ANCHORAGE (KTUU) - Tununak has a brand new $30 million state-owned airport.
That should be good news for the Western Alaska community composed of 300-plus residents, which for decades made do with an airstrip situated right on the coastline, a difficult spot to land due to frequent gale winds that force delays and landings that are uncomfortable or downright unsafe. Tununak is one of many places in the Last Frontier with no roads to the outside world, and safe air travel is key.
What's more, most of the funding came through in 2011, granted by a Republican Gov. Sean Parnell and members of his party who controlled the House and Senate and were riding the highest oil prices in Alaska history.
Even though the gravel airstrip and new inland facilities looked great at first, now there is a big problem: just a year after construction finished, planes can no longer safely take off or land due to significant runway damage.
As a result of the severe permafrost buckling, Alaska Department of Transportation officials have temporarily closed the airport and are scrambling to make repairs before winter hits, a situation that has residents on edge.
"It's frustrating, absolutely," said Shannon McCarthy, a DOT spokesperson. "It's unfortunately something that we see all the time. In this case, and in many cases, we're building kind of right on the ice-rich silt. Those soils are prone to settling. In this situation, we've had a little more settling than we normally see."
McCarthy said that a construction crew planned to depart for the village Monday but was delayed due to a storm system that is currently lashing the region. The plan is to get a crew on the ground to assess the damage as soon as possible, and ideally, to quickly make repairs with grading equipment left onsite after construction wrapped up; follow-up work, in any case, will likely be needed in spring.
Officials will not know until they assess the scene in person, but it appears that either permafrost is thawing more quickly than expected, or that the weight and distribution of the gravel -- an engineering flaw -- caused the damage.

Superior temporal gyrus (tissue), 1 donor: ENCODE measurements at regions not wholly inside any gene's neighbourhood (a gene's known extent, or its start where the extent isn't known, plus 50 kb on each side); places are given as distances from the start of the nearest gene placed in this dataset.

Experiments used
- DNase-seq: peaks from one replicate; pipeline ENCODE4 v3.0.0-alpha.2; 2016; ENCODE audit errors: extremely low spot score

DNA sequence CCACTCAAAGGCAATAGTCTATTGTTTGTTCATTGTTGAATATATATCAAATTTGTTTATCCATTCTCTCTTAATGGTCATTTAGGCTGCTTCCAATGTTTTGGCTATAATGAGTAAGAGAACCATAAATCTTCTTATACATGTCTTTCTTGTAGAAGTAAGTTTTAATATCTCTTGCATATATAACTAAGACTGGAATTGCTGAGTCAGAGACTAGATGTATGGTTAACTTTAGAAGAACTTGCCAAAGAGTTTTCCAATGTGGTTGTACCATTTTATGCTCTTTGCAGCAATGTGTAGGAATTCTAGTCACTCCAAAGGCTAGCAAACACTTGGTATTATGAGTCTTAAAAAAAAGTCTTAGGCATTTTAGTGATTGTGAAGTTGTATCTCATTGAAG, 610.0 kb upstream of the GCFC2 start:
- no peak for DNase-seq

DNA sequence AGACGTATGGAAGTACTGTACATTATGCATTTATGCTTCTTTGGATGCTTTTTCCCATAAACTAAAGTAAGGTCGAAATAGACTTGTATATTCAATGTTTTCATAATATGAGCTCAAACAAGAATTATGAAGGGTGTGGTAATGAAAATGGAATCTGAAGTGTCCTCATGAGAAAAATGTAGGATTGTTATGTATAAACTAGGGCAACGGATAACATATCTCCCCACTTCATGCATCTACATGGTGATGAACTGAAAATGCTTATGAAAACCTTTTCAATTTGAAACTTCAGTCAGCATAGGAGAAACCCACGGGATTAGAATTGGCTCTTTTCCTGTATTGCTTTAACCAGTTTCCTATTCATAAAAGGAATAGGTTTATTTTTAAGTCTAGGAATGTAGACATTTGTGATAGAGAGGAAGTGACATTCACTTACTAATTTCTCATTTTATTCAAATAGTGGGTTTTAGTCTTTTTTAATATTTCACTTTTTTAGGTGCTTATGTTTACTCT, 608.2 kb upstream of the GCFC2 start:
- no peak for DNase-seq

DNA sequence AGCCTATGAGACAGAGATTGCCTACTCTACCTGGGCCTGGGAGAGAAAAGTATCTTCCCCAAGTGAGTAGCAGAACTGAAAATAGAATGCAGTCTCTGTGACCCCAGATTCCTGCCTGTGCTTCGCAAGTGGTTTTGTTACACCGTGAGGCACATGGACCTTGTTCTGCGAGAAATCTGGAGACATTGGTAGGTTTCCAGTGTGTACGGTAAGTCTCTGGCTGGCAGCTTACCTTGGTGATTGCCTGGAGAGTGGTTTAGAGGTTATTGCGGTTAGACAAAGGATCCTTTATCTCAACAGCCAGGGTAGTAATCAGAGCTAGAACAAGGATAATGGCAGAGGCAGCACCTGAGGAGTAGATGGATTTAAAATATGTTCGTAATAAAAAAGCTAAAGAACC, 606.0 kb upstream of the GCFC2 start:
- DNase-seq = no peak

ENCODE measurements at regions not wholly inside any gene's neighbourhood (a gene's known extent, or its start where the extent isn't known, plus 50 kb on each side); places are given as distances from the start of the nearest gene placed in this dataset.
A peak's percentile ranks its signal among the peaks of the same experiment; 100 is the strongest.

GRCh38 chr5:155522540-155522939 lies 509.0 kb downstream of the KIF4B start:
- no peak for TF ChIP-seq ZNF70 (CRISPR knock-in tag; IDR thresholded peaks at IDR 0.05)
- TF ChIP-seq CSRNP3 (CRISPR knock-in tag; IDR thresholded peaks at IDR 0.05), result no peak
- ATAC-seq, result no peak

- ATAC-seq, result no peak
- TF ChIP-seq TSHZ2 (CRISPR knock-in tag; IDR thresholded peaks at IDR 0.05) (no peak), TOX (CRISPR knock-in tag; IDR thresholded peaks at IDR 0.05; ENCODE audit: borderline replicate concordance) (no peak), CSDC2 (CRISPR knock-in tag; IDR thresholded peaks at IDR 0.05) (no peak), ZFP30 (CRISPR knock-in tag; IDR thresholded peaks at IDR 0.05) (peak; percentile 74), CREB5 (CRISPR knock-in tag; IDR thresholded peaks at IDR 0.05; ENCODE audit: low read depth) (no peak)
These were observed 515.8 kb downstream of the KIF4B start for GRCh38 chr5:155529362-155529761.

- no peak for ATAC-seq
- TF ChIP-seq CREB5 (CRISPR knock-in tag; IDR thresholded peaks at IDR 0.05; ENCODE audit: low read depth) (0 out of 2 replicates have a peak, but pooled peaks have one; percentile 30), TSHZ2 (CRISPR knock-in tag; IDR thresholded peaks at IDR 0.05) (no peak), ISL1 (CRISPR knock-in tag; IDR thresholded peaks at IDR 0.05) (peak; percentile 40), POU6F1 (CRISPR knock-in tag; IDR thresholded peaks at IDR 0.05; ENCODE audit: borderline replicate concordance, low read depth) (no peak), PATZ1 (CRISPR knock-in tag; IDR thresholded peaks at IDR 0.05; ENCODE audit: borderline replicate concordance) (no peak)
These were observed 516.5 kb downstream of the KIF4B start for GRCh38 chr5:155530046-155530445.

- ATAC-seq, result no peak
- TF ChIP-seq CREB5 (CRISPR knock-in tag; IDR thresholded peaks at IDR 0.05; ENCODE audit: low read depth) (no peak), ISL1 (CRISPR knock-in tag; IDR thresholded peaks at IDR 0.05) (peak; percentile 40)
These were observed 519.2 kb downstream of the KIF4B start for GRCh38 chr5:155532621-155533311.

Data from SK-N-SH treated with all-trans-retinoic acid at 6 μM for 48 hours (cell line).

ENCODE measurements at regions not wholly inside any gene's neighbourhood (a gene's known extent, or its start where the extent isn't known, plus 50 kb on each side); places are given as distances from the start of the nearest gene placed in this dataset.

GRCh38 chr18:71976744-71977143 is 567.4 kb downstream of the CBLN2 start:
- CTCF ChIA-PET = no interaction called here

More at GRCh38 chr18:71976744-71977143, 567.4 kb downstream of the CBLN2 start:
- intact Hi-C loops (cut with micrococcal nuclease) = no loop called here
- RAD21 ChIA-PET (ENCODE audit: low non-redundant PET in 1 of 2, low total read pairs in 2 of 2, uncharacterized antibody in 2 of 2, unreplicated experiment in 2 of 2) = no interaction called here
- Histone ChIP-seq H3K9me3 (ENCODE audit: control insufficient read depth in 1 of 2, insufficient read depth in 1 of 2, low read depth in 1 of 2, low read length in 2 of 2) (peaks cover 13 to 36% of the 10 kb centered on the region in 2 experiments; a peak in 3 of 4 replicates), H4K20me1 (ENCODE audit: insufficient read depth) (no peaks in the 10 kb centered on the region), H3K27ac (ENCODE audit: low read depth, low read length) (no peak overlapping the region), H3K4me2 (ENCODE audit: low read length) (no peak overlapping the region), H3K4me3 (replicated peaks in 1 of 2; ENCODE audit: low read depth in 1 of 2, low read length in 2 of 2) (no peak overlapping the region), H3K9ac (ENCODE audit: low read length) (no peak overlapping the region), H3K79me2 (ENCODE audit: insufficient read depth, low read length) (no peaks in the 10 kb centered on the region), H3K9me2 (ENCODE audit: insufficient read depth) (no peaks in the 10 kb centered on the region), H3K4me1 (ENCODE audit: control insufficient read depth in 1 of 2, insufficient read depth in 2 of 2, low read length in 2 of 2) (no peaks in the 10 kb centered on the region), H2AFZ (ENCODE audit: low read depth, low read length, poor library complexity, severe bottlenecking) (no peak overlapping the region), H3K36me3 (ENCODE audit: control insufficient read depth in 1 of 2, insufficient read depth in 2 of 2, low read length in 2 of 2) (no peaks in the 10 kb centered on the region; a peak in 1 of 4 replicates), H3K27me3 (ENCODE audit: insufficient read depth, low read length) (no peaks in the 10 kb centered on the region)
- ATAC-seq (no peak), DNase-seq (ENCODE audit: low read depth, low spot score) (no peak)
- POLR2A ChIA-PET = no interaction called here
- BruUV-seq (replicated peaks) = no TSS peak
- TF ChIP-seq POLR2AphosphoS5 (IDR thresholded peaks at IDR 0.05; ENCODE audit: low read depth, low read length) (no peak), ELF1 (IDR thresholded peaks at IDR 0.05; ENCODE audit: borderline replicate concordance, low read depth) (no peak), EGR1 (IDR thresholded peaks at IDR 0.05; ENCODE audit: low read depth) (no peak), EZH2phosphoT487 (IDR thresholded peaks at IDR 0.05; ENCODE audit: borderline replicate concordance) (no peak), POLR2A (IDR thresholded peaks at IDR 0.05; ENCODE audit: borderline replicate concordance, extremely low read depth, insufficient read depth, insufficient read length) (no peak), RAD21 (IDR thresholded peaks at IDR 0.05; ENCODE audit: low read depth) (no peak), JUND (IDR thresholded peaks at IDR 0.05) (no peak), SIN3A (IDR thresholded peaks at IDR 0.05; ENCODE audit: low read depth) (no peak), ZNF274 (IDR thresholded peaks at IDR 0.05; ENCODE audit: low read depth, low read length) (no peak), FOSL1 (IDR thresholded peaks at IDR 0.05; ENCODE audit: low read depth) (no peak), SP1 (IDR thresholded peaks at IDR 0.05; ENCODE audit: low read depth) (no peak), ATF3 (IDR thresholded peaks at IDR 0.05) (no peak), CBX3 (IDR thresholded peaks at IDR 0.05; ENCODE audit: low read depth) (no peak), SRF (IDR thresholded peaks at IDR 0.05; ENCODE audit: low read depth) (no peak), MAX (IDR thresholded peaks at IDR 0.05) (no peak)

"Once we get some colder weather, it's going to improve the situation because once we make some grading changes and fill in some of those low spots, then we'll have a much more stable base to work with," the spokesperson said in an interview.
Grant Aviation and Ravn Alaska, which both operate scheduled flights to the community, have placed those services on hold at DOT's warning.
"As soon as runway conditions improve and meet our criteria for safe operations we will resume service,” William Walsh, a Ravn spokesperson, said in a written statement.
Henry Simons of Bethel is a Grant pilot who for years has flown to Tununak. He believes gravel will need to be brought in to fix the problem, that working with a grader alone would leave the airstrip unsafe all winter. In a region with little infrastructure, getting supplies from one place to another on short notice could prove difficult.
"We never had any problems with the old runway," he said in a phone interview. "The new one is definitely nicer, but the permafrost or the gravel settling, it's dangerous to use."
The only way in or out right now is to take a four-wheeler several miles away to Toksook Bay, the site of the nearest functioning airstrip. For residents, the temporary closure means that mail from the United States Postal Service will not get in, and the situation could get worse.
"Their stores are probably already getting kind of thin, their store shelves are," he said. "If I were from Tununak, I'd want something done right here and right now. They're not getting any bypass or mail in, and it's such a hassle to four-wheel over to Toksook Bay just to catch a flight."